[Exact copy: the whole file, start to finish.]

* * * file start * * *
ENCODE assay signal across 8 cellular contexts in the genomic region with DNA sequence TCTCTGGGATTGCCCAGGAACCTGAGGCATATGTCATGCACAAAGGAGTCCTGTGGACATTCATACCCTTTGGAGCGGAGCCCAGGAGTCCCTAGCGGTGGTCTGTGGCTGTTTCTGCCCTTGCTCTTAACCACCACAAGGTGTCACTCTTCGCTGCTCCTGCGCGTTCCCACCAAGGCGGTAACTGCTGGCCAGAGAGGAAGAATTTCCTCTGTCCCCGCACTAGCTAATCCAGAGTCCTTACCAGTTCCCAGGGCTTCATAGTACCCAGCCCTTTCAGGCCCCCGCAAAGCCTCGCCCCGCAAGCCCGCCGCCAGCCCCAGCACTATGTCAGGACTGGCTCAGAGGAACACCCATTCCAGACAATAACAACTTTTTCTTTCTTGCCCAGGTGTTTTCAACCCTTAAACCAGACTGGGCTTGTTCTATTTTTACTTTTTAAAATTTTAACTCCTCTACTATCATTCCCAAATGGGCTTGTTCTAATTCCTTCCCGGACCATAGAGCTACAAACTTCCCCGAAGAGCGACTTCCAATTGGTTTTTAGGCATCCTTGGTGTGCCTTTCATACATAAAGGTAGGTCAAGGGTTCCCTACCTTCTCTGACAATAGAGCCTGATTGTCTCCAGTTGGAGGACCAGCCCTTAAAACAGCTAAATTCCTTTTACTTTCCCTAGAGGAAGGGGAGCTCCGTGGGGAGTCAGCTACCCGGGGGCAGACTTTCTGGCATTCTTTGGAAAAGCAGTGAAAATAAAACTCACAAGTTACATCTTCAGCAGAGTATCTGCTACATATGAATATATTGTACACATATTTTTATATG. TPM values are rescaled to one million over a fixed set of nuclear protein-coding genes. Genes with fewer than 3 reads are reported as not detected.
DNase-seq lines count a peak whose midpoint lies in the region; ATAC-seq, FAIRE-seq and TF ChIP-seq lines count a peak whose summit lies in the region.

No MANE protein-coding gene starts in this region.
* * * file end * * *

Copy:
ENCODE assay signal across 8 cellular contexts in the genomic region with DNA sequence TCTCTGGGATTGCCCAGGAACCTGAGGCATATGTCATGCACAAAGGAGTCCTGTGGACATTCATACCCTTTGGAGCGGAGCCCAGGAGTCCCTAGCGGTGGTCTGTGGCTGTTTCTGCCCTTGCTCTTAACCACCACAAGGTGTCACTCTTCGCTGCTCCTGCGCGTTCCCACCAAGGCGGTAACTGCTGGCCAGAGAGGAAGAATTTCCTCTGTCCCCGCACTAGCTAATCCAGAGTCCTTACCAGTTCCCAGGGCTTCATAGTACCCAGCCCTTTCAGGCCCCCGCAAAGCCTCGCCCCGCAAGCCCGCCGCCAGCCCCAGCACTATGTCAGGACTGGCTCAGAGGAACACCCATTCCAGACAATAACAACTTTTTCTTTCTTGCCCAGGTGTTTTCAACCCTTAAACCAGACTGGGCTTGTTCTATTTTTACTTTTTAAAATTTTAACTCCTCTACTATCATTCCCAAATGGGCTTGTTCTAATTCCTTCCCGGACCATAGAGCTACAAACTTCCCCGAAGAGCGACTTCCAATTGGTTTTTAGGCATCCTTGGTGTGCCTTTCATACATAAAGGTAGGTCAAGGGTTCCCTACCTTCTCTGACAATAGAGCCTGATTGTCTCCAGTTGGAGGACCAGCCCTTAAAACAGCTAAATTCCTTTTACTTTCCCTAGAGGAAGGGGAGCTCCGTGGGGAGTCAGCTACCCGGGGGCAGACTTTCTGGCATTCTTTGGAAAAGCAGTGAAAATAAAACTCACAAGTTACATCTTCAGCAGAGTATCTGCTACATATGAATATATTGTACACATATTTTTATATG. TPM values are rescaled to one million over a fixed set of nuclear protein-coding genes. Genes with fewer than 3 reads are reported as not detected.
DNase-seq lines count a peak whose midpoint lies in the region; ATAC-seq, FAIRE-seq and TF ChIP-seq lines count a peak whose summit lies in the region.

No MANE protein-coding gene starts in this region.